The Birth of Mary

The Nativity of Mary – Giotto, in the Scrovegni Chapel
Padua, Italy (c. 1305)

Nativity of Mary Prayer:

Impart to your servants, we pray, O Lord, the gift of heavenly grace, that the feast of the Nativity of the Blessed Virgin may bring deeper peace to those for whom the birth of her Son was the dawning of salvation. Through our Lord Jesus Christ, your Son, who lives and reigns with you in the unity of the Holy Spirit, God, for ever and ever. Amen”

Chesterton wrote much about Mary, the mother of our Lord, Jesus Christ. But his perspective is an interesting one – as a former Protestant who as an adult converted to Catholicism.

In his work, The Well and the Shallows, Chesterton discusses this change in his view about Mary which he likens to a sudden and greater appreciation and acknowledgement for this simple act of obedience that she performed and how our entire salvation hung upon her simple willingness that undoes the damage of Eve. Truly her birth, is a moment to honor for the human race. She does not take her son’s place, but He gives her honor for all that she did. Truly, she is indeed the most blessed of women! And a wonderful example for all women to follow.

“Hail Mary, full of grace, the Lord is with thee. Blessed art thou among women and blessed is the fruit of thy womb, Jesus.” (Luke 1:28)

“I was brought up in a part of the Protestant world which can best be described by saying that it referred to the Blessed Virgin as the Madonna…

Mary and the Convert” is the most personal of topics, because conversion is something more personal and less corporate than communion; and involves isolated feelings as an introduction to collective feelings. But also because the cult of Mary is in a rather peculiar sense a personal cult; over and above that greater sense that must always attach to the worship of a personal God. God is God, Maker of all things visible and invisible; the Mother of God is in a rather special sense connected with things visible; since she is of this earth, and through her bodily being God was revealed to the senses. In the presence of God, we must remember what is invisible, even in the sense of what is merely intellectual; the abstractions and the absolute laws of thought; the love of truth, and the respect for right reason and honourable logic in things, which God himself has respected. For, as St. Thomas Aquinas insists, God himself does not contradict the law of contradiction.”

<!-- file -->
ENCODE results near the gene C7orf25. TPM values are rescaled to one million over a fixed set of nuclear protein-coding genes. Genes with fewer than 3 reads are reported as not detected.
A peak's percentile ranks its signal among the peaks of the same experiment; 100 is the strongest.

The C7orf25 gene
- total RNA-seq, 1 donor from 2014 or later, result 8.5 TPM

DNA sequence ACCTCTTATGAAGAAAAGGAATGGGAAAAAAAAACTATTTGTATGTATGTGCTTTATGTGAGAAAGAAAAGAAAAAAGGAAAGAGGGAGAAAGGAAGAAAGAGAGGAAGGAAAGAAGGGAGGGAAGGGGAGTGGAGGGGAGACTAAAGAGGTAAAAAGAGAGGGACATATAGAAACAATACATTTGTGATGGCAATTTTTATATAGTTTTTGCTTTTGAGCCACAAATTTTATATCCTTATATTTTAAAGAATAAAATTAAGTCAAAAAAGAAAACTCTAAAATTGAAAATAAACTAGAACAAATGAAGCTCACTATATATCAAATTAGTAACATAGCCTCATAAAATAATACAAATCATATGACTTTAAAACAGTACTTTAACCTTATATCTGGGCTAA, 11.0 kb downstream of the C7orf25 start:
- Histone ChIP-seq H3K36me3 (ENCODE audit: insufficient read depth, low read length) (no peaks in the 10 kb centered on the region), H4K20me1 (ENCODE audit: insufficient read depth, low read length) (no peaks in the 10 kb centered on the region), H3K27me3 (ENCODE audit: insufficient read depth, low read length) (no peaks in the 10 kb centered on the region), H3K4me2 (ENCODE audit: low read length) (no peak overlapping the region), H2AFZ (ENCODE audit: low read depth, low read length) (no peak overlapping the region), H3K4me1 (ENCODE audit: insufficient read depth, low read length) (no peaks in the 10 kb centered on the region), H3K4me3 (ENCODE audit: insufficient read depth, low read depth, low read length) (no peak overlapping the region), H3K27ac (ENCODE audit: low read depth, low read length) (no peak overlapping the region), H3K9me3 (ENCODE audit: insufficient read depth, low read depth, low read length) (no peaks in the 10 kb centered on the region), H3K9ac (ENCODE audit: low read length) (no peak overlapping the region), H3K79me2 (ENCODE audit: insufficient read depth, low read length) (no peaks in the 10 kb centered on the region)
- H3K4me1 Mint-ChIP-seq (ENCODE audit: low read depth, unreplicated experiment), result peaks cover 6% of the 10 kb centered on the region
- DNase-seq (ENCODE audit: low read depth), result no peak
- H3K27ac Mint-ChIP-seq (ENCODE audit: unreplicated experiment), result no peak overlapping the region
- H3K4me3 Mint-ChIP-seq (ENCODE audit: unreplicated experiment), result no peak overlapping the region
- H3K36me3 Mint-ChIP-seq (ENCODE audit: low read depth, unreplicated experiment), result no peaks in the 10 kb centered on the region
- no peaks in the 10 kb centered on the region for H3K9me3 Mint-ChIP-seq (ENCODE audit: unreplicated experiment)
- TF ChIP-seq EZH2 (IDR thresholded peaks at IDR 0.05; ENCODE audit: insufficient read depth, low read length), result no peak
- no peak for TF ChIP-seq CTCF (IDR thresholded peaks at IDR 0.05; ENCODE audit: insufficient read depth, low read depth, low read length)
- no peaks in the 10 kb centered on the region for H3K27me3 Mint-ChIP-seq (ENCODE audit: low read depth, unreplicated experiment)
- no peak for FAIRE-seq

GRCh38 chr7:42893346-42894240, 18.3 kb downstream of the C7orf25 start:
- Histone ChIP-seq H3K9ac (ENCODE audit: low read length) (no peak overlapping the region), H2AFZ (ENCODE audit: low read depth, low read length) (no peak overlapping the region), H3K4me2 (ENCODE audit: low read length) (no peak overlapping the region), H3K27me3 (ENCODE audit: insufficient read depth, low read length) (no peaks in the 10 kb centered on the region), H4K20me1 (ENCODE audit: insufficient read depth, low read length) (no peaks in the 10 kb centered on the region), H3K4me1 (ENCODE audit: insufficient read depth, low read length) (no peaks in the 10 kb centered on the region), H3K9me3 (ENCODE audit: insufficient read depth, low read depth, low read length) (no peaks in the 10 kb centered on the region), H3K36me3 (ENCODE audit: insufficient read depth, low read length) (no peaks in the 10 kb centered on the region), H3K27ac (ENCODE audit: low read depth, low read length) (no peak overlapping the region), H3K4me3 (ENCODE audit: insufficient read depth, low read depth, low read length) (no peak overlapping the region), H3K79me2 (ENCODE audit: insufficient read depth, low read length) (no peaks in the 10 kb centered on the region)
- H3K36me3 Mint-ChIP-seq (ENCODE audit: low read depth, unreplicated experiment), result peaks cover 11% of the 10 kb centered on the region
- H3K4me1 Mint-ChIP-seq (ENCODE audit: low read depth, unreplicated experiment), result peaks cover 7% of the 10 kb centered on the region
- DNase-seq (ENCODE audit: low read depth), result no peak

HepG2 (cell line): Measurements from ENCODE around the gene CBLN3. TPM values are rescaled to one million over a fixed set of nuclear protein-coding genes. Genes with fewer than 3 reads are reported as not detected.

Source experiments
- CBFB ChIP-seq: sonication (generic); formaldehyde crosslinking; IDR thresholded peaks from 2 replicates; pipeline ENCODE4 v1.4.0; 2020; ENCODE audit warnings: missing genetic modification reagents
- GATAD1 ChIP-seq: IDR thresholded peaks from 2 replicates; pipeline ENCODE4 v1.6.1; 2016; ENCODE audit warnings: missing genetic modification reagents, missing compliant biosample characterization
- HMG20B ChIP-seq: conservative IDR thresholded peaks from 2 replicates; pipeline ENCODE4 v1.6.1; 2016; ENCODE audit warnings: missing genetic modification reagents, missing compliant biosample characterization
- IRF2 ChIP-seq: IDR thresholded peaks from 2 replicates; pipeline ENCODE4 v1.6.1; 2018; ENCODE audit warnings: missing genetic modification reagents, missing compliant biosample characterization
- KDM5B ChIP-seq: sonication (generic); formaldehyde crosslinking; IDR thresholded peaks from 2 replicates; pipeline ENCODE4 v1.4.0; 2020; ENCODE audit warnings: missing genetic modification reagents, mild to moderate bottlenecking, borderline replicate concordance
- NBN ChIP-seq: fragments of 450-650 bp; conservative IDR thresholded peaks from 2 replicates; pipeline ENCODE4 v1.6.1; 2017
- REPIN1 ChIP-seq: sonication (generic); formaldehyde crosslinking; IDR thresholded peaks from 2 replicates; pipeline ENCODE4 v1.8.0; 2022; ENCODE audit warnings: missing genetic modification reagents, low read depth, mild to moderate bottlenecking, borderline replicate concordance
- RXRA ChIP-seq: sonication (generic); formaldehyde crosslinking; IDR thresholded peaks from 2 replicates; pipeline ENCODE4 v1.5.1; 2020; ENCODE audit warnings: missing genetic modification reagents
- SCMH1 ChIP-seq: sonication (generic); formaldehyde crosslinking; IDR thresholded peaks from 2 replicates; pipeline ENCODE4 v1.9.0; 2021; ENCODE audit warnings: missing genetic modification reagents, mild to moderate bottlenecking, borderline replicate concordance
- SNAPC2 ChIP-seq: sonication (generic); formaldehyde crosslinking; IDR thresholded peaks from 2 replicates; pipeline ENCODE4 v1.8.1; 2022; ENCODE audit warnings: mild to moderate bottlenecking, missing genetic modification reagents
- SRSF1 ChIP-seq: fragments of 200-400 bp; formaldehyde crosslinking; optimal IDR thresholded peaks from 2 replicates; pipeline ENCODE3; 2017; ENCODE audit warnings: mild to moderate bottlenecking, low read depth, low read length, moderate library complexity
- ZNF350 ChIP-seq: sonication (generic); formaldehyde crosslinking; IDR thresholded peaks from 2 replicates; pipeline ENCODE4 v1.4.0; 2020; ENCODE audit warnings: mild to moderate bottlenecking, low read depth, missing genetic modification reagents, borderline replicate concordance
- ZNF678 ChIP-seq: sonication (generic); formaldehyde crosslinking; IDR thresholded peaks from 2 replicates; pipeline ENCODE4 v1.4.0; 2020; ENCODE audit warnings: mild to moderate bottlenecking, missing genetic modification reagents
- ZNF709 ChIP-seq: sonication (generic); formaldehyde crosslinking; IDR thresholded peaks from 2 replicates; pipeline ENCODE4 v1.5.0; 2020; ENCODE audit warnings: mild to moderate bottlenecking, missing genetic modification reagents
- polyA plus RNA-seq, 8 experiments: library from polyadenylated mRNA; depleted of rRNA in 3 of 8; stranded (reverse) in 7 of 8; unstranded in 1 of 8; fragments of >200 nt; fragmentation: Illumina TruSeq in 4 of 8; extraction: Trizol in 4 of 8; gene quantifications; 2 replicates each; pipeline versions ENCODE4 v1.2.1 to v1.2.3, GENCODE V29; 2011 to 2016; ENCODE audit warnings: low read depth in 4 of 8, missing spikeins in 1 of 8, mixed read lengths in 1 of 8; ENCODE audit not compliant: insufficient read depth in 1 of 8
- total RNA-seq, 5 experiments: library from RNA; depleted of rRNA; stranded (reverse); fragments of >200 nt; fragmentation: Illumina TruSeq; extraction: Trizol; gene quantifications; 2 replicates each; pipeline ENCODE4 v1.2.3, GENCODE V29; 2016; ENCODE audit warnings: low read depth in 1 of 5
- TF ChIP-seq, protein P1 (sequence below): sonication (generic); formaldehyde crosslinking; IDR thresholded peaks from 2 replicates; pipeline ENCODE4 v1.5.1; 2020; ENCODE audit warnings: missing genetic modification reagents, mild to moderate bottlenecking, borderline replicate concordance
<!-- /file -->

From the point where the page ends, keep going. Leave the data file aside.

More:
G. K. Chesterton, Mary and the Convert, The Well and the Shallows, 1935

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